Black I.P.A. from Beau’s “Le Cœur Noir” in LCBOs this Week!   

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Vankleek, ON

Juicy citrus & pine hop flavour intermingles with toasty malt intonations and restrained mocha in this contemporary American beer style

Beau’s Brewery’s newest beer release will become widely available beginning this week in LCBOs across Ontario. Le Cœur Noir Black I.P.A. is a contemporary American beer style that combines black beer colour, assertive hop flavour and aroma, and toasty dark malt character. Nearly opaque, this 7.1% I.P.A. is robust, but the alcohol remains well integrated. It offers up aromas of citrusy, piney hops with malt intonations, toast and restrained mocha.

The recipe for Le Cœur Noir was developed collaboratively in early 2015, with brewer Jordan Rainhard, of Rainhard Brewing in Toronto. Rainhard had won a home-brewing contest the year before, earning him the prize of coming to Beau’s and brewing a full batch of his creation. With Rainhard now having turned pro and starting a craft brewery of his own, the Beau’s brew team decided to bring back Le Cœur Noir in a new release to celebrate his success. Rainhard was on hand to brew the latest edition of this collaboration between the two Ontario craft breweries.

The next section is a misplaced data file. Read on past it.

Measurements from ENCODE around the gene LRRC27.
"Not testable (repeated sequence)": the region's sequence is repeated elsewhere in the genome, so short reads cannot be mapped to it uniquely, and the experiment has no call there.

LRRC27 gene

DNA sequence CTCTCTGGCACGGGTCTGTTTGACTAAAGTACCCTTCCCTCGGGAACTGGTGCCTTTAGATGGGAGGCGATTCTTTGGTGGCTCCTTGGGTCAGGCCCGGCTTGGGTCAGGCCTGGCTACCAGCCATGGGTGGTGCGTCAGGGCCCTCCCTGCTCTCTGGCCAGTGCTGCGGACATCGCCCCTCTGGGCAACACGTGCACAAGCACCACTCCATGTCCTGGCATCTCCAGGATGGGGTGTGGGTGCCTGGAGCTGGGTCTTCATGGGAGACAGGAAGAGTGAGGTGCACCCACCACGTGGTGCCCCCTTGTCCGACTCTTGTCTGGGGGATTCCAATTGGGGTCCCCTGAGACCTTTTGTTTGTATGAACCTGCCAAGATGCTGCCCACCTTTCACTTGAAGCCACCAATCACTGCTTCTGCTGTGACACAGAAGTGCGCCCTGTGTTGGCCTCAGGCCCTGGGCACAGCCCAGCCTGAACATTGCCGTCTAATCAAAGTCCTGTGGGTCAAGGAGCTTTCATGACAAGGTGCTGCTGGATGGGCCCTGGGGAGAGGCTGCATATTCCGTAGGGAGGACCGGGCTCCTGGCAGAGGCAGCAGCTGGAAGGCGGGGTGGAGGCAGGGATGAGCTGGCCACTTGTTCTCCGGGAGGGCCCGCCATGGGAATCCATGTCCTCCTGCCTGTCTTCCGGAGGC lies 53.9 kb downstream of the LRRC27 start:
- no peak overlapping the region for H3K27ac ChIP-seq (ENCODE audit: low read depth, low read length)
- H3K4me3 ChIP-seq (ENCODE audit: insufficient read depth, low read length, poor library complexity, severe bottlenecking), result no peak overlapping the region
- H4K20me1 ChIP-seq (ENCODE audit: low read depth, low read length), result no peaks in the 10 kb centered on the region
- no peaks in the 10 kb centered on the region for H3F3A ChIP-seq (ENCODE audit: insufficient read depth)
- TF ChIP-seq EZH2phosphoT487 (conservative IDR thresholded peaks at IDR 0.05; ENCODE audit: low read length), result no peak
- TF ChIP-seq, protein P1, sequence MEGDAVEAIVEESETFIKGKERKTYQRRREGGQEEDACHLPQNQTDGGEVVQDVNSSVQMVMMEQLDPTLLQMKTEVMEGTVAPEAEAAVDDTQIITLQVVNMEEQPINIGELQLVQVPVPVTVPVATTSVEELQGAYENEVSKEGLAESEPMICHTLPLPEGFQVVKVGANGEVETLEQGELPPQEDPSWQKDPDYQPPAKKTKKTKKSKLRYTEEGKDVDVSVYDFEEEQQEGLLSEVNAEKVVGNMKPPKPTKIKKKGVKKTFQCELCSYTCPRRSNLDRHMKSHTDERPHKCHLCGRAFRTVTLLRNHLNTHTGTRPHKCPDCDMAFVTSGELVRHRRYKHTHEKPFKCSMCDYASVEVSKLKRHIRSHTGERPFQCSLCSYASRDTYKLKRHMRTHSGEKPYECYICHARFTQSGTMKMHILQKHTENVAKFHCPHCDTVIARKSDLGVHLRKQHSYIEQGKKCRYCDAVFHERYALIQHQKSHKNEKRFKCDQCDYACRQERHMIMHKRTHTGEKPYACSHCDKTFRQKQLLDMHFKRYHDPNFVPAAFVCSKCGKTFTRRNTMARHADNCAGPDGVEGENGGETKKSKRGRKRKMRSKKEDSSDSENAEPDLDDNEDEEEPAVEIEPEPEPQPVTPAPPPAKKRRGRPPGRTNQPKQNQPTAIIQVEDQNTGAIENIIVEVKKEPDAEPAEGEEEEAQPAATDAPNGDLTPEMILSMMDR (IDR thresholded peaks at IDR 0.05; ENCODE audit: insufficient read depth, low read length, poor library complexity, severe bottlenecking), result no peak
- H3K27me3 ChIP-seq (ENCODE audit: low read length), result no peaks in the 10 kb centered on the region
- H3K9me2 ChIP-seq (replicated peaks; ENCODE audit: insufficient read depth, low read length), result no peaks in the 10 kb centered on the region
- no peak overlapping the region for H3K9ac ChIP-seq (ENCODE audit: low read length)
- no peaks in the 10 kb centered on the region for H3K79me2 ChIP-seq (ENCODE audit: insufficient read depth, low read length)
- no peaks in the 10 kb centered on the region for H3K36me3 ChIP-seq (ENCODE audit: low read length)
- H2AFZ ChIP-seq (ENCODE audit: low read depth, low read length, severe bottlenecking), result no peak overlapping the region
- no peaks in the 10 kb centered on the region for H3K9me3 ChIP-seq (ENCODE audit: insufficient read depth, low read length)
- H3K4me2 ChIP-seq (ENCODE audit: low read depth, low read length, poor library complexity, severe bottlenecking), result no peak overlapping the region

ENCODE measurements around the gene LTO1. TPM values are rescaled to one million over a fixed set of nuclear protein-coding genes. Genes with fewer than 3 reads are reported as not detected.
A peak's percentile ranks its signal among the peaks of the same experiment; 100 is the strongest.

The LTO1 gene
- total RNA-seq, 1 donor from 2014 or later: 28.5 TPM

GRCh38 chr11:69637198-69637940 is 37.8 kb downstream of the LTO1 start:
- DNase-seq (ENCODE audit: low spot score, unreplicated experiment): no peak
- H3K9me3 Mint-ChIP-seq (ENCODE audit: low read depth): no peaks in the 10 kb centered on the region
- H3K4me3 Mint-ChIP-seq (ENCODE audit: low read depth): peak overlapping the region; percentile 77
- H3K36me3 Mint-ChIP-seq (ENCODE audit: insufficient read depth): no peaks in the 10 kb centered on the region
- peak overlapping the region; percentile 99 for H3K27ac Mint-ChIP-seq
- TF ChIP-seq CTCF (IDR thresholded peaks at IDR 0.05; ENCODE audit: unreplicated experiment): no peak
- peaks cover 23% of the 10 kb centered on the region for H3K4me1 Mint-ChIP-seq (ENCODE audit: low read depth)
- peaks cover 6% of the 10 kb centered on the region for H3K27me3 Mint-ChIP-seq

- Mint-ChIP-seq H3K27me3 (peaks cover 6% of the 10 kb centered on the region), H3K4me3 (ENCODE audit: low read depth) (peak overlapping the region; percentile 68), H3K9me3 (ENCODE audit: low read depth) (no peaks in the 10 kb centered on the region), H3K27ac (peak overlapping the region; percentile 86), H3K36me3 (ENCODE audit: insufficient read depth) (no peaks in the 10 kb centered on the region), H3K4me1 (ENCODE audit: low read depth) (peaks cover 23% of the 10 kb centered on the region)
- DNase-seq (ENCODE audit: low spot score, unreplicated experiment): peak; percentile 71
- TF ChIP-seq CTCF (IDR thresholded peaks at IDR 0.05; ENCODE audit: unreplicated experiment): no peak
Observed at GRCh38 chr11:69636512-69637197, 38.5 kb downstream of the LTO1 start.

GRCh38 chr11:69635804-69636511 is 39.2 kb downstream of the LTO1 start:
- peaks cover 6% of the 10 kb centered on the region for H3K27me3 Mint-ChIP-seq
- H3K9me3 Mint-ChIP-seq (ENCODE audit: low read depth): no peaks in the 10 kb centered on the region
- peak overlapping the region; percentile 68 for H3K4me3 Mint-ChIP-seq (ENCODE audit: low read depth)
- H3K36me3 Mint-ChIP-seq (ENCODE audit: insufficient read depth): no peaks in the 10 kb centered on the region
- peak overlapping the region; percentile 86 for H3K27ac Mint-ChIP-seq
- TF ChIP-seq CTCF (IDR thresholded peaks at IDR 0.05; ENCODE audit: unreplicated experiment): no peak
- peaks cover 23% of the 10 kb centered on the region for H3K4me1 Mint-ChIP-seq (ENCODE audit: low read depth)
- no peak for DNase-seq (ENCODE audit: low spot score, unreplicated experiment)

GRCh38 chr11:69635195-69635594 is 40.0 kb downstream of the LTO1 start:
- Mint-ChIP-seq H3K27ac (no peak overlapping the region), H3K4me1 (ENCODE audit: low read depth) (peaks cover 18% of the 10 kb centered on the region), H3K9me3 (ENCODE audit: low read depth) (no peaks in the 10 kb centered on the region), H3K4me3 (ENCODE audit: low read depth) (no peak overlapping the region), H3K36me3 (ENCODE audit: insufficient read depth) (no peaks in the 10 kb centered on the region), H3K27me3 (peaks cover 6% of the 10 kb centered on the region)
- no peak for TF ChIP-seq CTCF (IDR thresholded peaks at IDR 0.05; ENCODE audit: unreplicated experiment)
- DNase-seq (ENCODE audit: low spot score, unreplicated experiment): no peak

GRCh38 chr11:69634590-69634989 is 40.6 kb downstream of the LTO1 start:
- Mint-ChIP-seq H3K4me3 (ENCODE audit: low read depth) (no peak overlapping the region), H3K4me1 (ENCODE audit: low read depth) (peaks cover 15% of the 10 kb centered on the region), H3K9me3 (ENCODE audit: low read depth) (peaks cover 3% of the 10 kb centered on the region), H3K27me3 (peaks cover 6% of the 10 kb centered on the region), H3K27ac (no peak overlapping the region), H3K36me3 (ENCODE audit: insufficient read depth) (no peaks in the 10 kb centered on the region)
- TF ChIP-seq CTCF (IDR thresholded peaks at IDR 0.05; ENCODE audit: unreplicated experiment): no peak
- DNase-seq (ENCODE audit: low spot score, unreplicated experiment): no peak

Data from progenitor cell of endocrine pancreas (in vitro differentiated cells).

Le Cœur Noir marks the 60th release in Beau’s Wild Oats Series of beers, designed to explore bold flavours and exciting aromas. Beau’s resident chef Bruce Wood recommends pairing it with similarly bold-flavoured foods and cheeses, such as lamb vindaloo, black pepper seared striploin, and strong, dry blue cheeses like Glengarry Celtic blue or Ermite from Québec.

Le Cœur Noir is available this winter in Beau’s signature 600 ml bottles at Ontario LCBO stores, as well as directly from the Vankleek Hill brewery. It can also be ordered for home delivery in Ottawa via social enterprise BYBO. On draught the beer can be found at craft-friendly restaurants and pubs, and it will also be made available in Québec the following week.

          

Brrr… + Beer! Beau’s “feBREWary” Returns for 2016   

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Vankleek, ON

Beau’s Brewery’s annual winter beer celebration “feBREWary” is back for 2016, with weekend events all month long at the Vankleek Hill, ON brewery and a brand-new Beau’s beer tapped each week at participating restaurants and pubs in Ontario and Québec. Festivities kick off February 4 for the fifth annual edition of feBREWary, and continue into early March.